The Leap Year tradition of women proposing marriage on 29 February is thought to have started in 5th century Ireland, when St. Bridget of Kildare complained to St Patrick about women having to wait for so long for their men to propose to them. Commonly known now as St Bridget’s Complaint, her wish was granted by St. Patrick and women were allowed to propose marriage to men every four years on Leap Day.
Another tradition has it that Queen Margaret of Scotland legalized in 1288 the tradition that a woman could ask a man to marry her on February 29. The tradition also insisted that if the would-be husband refuses, he’s liable to a fine but most definitely must reward the woman with a kiss, a silk gown and or 12 pairs of silken gloves. The intention is that the woman can wear the gloves to hide the embarrassment of not having an engagement ring.
The leap year day tradition stems from the fact that February 29 was not a real day and had no status in law, therefore normal customs had no status either.
A review of the acts of the Scottish Parliament have failed to show convincing evidence that this unusual decree was issued. But law or not – the tradition seems to be firmly grounded in literature dating back as early as the 1600’s.
Establishing The Tradition
In the Elizabethan-era stage play called The Maid’s Metamorphosis, first performed in 1600 (a leap year) the line can be found:
Master be contented, this is leape yeare, Women weare breetches, petticoats are deare.
In another publication – Treatise Against Judicial Astrologie by John Chamber, dated 1601 the leap year tradition is again referenced:
If the nature of anything change in the leap-year, it seemeth to be true in men and women, according to the answer of a mad fellow to his misstress, who, being called knave by her, replied that it was not possible, “for,” said he, “if you remember yourself, good mistress, this is leap-year, and then, as you know well, knaves wear smocks.”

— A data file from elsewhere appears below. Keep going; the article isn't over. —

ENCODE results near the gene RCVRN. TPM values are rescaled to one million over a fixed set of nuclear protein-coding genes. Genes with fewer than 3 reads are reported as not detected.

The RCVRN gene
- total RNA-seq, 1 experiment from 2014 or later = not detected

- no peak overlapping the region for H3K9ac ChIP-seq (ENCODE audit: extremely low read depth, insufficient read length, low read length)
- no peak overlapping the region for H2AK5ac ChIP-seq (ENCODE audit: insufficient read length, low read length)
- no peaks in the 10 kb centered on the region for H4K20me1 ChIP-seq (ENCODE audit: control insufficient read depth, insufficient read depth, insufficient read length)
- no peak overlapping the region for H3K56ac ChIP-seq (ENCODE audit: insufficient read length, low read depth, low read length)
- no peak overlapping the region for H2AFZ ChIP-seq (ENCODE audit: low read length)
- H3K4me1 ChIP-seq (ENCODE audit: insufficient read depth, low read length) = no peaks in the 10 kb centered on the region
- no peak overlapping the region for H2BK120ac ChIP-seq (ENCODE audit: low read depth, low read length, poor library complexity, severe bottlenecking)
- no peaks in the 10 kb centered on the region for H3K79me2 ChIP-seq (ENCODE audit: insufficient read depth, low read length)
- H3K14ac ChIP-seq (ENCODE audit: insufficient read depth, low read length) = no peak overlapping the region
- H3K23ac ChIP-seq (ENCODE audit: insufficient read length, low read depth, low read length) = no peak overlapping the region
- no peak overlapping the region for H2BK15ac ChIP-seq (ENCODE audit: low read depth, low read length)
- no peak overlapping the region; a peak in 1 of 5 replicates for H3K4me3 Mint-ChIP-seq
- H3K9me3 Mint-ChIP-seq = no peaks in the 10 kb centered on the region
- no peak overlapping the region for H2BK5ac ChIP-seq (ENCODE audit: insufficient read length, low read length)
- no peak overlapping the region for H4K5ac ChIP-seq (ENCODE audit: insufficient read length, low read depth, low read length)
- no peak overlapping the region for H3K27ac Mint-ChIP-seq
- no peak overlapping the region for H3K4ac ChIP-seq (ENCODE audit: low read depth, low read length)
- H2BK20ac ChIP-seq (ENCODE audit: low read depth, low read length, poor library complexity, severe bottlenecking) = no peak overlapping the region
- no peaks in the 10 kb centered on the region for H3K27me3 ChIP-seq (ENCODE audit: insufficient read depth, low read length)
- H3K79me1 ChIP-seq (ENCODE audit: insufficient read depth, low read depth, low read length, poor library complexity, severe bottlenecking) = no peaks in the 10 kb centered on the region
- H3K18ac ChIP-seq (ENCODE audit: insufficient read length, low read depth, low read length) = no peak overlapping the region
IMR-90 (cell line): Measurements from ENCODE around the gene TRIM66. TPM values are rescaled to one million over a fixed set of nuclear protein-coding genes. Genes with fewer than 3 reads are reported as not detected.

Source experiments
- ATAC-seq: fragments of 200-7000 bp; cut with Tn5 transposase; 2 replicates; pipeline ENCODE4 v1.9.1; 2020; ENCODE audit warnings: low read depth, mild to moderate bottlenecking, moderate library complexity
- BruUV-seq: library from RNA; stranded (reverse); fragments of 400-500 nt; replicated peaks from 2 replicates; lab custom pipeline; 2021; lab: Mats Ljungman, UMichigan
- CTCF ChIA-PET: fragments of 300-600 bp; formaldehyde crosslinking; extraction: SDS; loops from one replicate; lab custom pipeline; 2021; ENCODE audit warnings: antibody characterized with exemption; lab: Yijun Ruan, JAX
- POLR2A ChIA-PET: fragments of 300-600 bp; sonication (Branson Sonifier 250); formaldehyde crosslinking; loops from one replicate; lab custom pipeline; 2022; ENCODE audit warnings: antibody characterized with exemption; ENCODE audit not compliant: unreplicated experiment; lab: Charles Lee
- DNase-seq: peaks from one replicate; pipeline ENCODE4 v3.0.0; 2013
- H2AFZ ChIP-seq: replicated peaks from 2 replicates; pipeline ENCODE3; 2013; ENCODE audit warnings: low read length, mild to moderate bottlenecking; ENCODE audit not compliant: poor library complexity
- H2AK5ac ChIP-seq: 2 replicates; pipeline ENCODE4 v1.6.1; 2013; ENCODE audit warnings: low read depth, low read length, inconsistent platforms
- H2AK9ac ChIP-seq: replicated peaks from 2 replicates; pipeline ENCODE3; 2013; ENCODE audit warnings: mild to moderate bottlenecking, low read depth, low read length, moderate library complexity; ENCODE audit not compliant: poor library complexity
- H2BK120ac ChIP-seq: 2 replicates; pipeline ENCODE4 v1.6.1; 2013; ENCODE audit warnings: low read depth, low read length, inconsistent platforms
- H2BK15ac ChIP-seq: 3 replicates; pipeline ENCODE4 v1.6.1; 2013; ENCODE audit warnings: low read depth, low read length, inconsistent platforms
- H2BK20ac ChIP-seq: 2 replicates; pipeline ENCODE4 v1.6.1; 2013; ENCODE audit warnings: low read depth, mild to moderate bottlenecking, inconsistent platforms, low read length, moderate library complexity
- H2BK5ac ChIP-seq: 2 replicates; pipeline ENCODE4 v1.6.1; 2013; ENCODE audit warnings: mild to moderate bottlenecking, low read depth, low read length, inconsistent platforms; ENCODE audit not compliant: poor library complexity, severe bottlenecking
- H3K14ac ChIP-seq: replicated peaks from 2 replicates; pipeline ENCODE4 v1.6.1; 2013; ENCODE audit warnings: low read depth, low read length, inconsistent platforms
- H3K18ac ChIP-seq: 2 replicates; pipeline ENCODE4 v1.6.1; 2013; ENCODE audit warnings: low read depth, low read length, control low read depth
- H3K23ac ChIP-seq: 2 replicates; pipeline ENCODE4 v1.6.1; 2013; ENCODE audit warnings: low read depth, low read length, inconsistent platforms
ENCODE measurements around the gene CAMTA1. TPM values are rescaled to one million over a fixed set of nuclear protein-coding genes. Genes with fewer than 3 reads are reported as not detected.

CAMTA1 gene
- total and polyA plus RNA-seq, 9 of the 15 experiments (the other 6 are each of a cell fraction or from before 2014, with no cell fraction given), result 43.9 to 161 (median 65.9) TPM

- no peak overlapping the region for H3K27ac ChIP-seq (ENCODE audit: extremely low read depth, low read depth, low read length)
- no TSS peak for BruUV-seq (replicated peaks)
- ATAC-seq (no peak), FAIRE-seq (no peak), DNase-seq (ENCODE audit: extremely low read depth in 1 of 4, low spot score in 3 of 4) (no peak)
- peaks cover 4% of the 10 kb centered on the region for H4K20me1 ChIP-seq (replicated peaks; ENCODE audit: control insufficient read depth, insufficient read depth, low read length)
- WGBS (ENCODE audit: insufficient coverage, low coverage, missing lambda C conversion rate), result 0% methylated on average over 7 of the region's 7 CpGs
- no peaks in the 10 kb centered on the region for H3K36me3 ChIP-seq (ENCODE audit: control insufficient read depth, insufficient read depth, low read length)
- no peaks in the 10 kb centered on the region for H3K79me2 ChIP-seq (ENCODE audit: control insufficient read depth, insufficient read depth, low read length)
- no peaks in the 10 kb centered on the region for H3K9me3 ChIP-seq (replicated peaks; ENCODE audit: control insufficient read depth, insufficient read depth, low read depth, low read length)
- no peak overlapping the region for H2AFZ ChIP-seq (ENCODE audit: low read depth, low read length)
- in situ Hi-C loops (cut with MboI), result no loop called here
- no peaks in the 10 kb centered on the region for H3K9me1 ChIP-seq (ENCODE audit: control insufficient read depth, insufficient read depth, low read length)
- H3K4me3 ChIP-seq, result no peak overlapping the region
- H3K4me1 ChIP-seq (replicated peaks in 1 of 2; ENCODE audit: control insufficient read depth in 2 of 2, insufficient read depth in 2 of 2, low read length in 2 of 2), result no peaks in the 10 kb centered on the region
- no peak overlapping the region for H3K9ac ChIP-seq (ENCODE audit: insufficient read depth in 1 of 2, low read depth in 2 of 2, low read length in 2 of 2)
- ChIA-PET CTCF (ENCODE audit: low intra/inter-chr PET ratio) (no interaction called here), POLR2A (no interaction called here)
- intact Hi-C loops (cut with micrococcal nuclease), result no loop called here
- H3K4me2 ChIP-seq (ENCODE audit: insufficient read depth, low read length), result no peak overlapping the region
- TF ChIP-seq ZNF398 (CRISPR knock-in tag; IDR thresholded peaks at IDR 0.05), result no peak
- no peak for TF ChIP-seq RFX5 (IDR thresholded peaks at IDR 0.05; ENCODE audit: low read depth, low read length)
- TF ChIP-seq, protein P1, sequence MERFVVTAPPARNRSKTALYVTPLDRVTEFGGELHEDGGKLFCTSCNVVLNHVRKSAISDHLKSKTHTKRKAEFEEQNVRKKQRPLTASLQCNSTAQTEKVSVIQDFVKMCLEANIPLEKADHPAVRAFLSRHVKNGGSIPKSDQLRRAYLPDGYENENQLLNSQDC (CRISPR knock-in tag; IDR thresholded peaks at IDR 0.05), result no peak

The tradition is again given support in a book published in 1606 entitled Courtship, Love and Matrimonie the author writes:
Albeit, it is nowe become a parte of the Common Lawe, in regard to the social relations of life, that as often as every bissectile year doth return, the Ladyes have the sole privilege, during the time it continueth, of making love unto the men, which they may doe either by wordes or lookes, as unto them it seemeth proper; and moreover, no man will be entitled to the benefit of Clergy who dothe refuse to accept the offers of a ladye, or who dothe in any wise treate her proposal withe slight or contumely.
In North America as early as 1827 in the publication The American Farmer readers were informed that that they should be aware that women “as part of the Common Law” have the right to ask a man to marry them on February 29.
Those born on February 29 are known as leapers and leapings.
Thirty days hath September,
April, June and November;
All the rest have thirty-one
Save February, she alone
Hath eight days and a score
Til leap year gives her one day more.